Find Civil Society expertise in Mozambique
The NGO community in Mozambique began its engagement with the country’s development process at the end of the civil war in 1992, an association which became more pronounced in the aftermath of the catastrophic floods of 2000. International NGO support covers most sectors and there are now 250 NGOs working in the country.
In the 1990s, most of civil society’s efforts were concentrated on reconstruction. NGOs such as the HALO trust, a UK-funded charity, were leading efforts to remove debris and landmines from the country’s 16-year civil war. Following on from the civil war and the floods of 2000, the relief efforts of thousands of NGOs involved the distribution of food, rehabilitation of infrastructure, health services, education, water and sanitation, agricultural extension and vocational training. The nature of the reconstruction efforts on both occasions, post civil war and post floods, is characteristically long-term, resulting in NGOs becoming an inextricable part of Mozambique’s development process.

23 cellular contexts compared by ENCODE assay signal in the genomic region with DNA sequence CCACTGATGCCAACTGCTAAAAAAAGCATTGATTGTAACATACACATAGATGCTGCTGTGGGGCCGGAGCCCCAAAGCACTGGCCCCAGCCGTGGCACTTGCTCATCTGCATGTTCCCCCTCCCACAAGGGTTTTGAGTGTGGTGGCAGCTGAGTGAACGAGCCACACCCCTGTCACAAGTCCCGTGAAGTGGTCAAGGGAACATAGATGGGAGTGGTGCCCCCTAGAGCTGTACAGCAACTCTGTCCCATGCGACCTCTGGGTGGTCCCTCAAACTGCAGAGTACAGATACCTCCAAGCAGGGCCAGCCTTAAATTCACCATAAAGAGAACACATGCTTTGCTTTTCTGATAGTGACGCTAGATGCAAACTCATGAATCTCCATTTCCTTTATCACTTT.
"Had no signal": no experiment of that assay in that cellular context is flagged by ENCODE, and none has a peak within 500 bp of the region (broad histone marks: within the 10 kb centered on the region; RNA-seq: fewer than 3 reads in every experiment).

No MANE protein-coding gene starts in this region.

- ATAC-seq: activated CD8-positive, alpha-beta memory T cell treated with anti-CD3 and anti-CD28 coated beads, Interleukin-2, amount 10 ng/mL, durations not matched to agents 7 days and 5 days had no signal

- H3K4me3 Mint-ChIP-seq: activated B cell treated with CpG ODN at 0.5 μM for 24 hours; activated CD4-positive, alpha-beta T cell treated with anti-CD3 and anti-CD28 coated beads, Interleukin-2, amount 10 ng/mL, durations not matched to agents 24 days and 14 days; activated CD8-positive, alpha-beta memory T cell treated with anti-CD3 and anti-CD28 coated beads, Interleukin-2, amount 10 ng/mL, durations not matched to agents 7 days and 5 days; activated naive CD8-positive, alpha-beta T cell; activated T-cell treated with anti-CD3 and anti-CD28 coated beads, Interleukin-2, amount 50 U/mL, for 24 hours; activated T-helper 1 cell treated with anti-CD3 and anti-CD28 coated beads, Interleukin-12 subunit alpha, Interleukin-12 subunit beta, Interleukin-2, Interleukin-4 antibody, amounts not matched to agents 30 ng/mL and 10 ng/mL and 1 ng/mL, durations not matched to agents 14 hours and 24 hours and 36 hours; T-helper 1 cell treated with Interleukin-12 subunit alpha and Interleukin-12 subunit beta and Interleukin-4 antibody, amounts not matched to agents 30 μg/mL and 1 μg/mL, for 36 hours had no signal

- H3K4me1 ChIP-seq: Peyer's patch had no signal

The Government of Mozambique’s Decree 55/98 regulates the registration and activities of foreign NGOs. International NGOs must register with the Ministry of Foreign Affairs and Cooperation and are required to provide significant details on their organisation’s projects, staffing, and finances. Domestic NGOs must register with the Ministry of Justice. The registration process for foreign NGOs can take several months.
There are over 21 unions which function in Mozambique, and these are accommodated into two main branches – The Organisation of Mozambican Workers (OTM) and the Confederation of Free and Independent Trade Unions (CONSILMO). The latter is now established as a separate union.